“Some of us are fearful of that, right? We’re fearful of what the employer may do. We are in fear of losing our job as a result. But it’s important to characterize what you’re dealing with; if you need to start using words like, “My mental health is at issue here, or I just need to leave for my own mental health.” I tell employers that that line alone triggers an FMLA obligation. Now we potentially are in an FMLA-protected situation.”
Novak suggests that it’s beneficial to involve the HR team: “It’s important to be in full communication with the HR team. Look at your FMLA policy and find out, who does your employer want you to communicate with?”
Candid and open communication with the employer can make a difference; however, only share what you feel comfortable with. When the employer understands that coping is inducing mental distress, that’s when FMLA may be triggered, and this affords the employee job-protected leave.
4) What compensation is offered through the FMLA?
Leave associated with FMLA is unpaid.
When someone close to us dies, families often incur unexpected costs like funeral expenses, moving property or estate titles, among others. Novak shares, “By its very nature, federal FMLA is unpaid. And that remains (so) today. And I would say for the foreseeable future, federal FMLA is going to be unpaid.”
Nowak adds, “As a result of Congress being unable or unwilling to pass a paid leave law at the federal level, we’ve seen quite a bit of growth at the state and local level when it comes to paid FMLA leave.”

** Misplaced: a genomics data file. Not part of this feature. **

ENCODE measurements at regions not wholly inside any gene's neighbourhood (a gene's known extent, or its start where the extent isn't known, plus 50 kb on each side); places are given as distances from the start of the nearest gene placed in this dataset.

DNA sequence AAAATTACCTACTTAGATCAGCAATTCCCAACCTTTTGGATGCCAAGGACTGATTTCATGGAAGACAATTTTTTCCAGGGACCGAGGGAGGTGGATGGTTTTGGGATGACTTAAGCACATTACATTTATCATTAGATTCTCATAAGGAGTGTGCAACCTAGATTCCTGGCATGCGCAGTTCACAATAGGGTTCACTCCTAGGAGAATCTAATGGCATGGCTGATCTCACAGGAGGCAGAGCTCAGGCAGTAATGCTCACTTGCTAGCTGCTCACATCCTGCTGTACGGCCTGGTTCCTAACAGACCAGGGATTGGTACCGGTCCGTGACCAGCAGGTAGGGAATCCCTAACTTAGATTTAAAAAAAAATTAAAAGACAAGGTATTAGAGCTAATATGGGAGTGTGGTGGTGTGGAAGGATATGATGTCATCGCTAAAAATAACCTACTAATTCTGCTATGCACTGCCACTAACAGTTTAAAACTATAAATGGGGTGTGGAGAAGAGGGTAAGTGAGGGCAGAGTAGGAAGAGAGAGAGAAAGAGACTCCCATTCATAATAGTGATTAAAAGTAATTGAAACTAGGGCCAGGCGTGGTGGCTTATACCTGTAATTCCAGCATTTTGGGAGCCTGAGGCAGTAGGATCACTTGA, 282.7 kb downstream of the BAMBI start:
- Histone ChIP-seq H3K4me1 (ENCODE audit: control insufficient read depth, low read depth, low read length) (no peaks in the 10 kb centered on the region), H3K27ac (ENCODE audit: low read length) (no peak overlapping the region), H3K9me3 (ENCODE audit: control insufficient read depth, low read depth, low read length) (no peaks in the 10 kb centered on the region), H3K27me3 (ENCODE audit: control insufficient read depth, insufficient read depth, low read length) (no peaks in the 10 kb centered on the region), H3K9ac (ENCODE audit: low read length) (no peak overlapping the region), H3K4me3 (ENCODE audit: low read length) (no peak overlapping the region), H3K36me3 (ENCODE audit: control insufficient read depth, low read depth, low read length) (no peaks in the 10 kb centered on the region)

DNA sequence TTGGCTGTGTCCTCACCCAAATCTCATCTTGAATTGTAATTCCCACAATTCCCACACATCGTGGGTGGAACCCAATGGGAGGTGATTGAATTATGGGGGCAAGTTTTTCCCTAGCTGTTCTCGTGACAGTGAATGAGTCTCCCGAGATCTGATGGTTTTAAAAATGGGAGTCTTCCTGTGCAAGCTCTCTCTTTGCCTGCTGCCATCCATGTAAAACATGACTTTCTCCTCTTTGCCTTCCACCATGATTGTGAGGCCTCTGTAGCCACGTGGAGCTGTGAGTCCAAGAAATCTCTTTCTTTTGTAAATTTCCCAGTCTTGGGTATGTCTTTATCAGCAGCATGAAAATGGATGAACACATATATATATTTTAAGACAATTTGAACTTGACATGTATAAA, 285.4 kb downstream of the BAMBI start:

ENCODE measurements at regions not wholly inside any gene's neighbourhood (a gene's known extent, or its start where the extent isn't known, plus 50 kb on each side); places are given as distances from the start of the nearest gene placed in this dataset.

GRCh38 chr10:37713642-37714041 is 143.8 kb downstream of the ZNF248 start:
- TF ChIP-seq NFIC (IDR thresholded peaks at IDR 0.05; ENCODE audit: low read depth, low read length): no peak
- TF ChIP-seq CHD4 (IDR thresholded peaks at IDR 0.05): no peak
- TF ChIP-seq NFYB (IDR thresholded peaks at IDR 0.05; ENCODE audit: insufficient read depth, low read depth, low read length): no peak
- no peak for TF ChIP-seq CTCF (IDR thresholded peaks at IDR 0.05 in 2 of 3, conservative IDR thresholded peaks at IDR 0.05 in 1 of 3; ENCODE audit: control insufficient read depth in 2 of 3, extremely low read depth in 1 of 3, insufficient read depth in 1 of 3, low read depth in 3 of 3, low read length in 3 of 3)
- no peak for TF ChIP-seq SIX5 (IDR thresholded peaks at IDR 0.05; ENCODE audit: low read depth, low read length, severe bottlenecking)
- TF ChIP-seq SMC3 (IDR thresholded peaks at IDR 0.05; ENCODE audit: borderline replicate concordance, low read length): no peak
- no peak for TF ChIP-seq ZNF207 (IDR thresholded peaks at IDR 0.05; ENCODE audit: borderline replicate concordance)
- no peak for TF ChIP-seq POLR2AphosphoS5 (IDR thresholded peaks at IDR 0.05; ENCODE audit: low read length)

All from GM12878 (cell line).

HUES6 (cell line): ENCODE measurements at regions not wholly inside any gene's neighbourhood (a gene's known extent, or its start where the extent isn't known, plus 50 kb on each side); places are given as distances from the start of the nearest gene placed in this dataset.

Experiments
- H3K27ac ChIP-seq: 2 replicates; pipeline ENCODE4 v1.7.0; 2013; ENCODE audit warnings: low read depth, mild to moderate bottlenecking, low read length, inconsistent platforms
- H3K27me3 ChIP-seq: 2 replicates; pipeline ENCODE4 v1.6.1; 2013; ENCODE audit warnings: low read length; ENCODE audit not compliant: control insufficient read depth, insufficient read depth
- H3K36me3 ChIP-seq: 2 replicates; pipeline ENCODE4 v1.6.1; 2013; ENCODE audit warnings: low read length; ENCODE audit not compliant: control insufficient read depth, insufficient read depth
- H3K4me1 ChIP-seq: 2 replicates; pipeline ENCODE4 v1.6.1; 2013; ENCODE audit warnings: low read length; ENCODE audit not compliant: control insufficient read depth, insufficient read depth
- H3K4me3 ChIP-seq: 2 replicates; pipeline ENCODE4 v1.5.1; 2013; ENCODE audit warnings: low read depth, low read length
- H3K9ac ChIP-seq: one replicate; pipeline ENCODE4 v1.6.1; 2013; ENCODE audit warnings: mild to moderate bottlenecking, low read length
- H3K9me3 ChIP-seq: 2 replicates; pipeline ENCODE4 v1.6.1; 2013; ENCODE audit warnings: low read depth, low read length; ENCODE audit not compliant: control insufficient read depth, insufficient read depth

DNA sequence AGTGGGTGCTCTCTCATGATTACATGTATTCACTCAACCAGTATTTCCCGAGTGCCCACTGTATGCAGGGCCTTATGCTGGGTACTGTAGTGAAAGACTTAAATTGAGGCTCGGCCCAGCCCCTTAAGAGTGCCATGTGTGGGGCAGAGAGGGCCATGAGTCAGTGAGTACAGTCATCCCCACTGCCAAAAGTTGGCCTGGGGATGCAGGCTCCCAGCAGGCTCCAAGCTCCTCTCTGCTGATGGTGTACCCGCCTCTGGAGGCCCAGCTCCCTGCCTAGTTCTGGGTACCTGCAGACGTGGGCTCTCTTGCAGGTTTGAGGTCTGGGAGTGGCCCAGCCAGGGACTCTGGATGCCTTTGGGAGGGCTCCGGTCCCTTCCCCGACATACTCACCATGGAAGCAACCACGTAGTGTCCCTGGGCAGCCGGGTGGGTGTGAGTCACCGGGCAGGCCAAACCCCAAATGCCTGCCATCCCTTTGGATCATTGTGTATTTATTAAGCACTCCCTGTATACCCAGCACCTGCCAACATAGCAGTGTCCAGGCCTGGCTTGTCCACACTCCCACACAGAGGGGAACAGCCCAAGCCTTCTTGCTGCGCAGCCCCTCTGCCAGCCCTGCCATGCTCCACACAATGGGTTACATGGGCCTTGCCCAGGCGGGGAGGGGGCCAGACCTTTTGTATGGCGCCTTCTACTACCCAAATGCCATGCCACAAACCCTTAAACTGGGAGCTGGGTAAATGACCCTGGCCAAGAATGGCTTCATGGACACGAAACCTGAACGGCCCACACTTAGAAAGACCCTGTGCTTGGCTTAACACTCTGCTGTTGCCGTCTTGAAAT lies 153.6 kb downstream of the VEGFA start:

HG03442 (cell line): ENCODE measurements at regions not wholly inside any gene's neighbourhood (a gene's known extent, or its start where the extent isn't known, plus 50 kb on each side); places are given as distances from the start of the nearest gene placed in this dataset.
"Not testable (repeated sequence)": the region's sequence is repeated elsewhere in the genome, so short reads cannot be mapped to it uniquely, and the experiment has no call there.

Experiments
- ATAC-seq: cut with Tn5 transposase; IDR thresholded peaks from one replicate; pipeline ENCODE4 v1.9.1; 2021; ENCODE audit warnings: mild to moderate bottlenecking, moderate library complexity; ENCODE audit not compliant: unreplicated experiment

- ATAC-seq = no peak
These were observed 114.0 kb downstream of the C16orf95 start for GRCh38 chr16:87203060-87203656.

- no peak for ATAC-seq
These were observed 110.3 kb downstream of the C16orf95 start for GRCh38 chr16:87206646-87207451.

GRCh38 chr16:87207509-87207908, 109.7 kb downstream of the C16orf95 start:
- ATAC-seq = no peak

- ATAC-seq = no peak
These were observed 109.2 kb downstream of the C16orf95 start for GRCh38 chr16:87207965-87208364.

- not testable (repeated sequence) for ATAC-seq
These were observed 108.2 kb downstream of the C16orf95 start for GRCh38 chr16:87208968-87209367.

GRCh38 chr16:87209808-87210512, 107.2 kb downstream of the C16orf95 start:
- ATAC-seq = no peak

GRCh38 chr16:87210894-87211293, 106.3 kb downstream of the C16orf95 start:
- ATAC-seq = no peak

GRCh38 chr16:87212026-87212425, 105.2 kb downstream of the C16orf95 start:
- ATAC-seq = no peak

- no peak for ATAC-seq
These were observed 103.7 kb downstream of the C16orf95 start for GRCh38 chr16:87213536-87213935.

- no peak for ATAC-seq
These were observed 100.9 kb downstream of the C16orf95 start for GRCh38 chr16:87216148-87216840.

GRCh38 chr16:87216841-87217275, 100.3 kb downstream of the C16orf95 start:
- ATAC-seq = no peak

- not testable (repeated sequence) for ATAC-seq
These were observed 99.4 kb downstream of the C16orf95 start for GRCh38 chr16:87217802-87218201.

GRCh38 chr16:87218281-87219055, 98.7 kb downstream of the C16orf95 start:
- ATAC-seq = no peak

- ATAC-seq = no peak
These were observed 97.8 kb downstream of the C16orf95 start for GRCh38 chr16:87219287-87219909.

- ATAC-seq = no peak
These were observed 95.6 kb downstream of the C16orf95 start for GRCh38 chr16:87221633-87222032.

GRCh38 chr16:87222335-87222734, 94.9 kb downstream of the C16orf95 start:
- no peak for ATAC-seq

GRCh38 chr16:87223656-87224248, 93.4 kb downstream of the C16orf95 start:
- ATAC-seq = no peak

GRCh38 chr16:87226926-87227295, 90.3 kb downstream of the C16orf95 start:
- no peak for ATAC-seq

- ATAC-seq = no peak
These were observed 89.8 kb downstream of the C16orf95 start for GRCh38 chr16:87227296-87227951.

If you are able to take bereavement leave, it’s important to keep in mind that employers have no legal obligation to pay the employer during their leave.
Nowak notes that while a handful of states have passed their own FMLA laws, others have passed paid FMLA laws and others have provisions for paid sick leave (learn more about state bereavement laws here).
Nowak says, “It’s likely that we may see a paid leave law that involves contributions from either the employer or the employee or both sharing (contributions) that provide the funding for paid leave.”
5) Where can I find out more information?
For more in-depth coverage of our session with Jeff Nowak, you can head to our YouTube channel, and don’t forget to subscribe while you are checking our videos. We regularly update our channel with resources from experts working in the area of grief and bereavement, and our ‘In the Know’ sessions are very popular and informative.
On our website, you will also find many relevant and expert-led resources on FMLA – miscarriage and stillbirth, state laws and legislation related to bereavement leave, U.S. military bereavement leave guidance, general information on grief, how community leaders can help, our national grief support directory, books on grief for adults and children, our most recent achievements in advancing in bereavement care, and more.
Please also help spread the word about FMLA and bereavement leave, have these conversations with your colleagues and coworkers on this National Employee Benefits Day.